A separate survey from Peckwater Brands, conducted earlier in 2022 revealed that throughout the Covid-19 pandemic, three quarters (75%) of hospitality organisations began offering takeaway services in order to survive whilst the same number (75%) also conducted an analysis of their business to identify where improvements can be made.

Such figures highlight the willingness of the UK’s bars, restaurants and cafes to be flexible in their business offering to meet the circumstantial change in consumer demands.

However, this economic climate calls for hospitality businesses to be creative once again, and consider new methods with which they might be able to keep their overheads low, whilst increasing their turnover. Innovative solutions are hospitality’s best chance of helping themselves when outside help is unavailable, and virtual brands are one approach that could help.

Virtual brands are food brands which exist solely on third-party delivery platforms (e.g. Deliveroo, JustEat or UberEats), and can be set up in any functioning kitchen with surplus capacity. They operate entirely independently from the original brand, providing an excellent opportunity for hospitality businesses to make use of idle equipment, ingredients, and other resources, whilst widening their customer scope through a different menu.

So, for example, a chicken shop with spare capacity could adopt a Mexican virtual brand into its operations with minimal disruption; it already has a key protein, and may simply require a few additional, inexpensive ingredients to fully adopt the new menu. Other than that, no other costs for staff or equipment are needed, thereby creating minimal additional overheads.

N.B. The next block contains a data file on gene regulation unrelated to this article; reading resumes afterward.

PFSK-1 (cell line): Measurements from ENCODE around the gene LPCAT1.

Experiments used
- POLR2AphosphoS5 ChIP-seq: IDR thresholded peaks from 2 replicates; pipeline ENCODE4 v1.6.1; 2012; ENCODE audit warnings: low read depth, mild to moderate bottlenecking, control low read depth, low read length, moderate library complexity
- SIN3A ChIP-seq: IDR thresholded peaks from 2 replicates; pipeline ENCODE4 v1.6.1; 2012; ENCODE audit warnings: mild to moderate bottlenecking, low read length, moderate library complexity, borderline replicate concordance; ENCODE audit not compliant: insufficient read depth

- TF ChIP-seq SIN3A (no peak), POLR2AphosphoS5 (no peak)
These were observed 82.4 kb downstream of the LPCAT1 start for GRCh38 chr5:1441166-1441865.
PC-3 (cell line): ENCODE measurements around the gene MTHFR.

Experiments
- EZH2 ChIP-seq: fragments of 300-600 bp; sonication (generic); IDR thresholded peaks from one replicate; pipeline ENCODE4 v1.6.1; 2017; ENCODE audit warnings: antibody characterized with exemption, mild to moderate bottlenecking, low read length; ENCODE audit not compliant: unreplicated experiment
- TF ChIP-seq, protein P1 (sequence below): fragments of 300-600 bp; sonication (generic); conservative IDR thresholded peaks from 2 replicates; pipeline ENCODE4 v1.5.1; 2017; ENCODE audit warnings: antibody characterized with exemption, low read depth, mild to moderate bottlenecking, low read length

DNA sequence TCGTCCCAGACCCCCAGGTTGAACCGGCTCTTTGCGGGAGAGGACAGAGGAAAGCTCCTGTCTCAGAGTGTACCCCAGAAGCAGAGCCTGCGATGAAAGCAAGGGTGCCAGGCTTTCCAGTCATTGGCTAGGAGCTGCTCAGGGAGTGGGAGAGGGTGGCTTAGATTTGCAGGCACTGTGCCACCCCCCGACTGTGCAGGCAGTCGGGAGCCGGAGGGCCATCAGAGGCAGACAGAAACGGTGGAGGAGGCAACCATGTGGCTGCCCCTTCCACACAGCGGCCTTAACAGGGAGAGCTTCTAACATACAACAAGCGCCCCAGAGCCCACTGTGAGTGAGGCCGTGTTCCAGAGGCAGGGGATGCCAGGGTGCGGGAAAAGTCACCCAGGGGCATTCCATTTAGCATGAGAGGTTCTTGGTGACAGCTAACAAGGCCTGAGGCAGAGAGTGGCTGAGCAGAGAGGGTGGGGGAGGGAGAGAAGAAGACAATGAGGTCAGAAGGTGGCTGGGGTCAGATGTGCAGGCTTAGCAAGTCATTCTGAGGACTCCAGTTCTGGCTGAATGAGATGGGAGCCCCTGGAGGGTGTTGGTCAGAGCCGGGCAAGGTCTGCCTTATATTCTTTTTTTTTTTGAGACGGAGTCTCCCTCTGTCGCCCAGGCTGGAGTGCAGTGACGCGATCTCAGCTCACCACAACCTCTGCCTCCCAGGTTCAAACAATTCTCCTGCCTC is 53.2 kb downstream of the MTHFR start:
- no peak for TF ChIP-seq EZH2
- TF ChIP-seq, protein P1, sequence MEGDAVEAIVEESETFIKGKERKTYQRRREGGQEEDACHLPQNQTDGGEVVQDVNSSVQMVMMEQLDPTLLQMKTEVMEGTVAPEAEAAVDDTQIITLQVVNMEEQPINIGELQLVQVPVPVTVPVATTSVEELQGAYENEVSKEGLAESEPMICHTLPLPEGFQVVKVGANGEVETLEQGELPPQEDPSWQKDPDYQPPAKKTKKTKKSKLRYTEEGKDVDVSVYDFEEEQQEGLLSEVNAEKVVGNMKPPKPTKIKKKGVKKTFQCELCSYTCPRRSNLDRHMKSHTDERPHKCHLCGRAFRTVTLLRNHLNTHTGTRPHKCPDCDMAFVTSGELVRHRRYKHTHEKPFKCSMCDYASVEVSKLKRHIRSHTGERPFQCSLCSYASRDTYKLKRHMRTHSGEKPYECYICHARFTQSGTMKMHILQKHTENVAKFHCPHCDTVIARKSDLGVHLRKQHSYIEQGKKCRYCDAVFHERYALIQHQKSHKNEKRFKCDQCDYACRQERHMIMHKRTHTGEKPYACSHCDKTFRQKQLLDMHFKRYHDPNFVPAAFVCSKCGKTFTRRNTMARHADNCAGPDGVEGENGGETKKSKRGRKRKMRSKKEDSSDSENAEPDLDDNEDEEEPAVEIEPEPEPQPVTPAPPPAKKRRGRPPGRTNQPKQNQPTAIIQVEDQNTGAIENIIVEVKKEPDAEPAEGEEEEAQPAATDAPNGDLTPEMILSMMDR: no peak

This innovative business model is also profitable, with hospitality businesses reportedly making an additional £12,000-£57,687 each month since taking on a virtual brand. This just goes to show adopting new and innovative practices can pay off for hospitality businesses.

This is a strange and challenging time for hospitality businesses, and many are understandably calling for further government support to help them weather the storm. That said, such generous packages seem unlikely to appear in the immediate future, and once again, hospitality business owners will have to rely on themselves.

As such, I urge hospitality businesses to explore different options to help them increase their turnover, and virtual brands could certainly provide a partial solution to this. The key is for hospitality organisations to remain flexible and open-minded in the months to come. And in doing so, I am cautiously optimistic that the industry will be able to commence upon the road to recovery.

Peckwater Brands (PWB) is a delivery franchising expert, which helps restaurants and kitchens of all sizes benefit from the fullest demands of the market by streamlining the process of embracing virtual brands and multiple-franchise solutions.

Working with partners across the hospitality spectrum, they can transform any kitchen into a multi-franchise operation, integrating with their existing operations and opening them up to vastly increased demand across different brands and cuisines. Sam worked in executive positions at Uber and Amazon before co-founding PWB in 2019.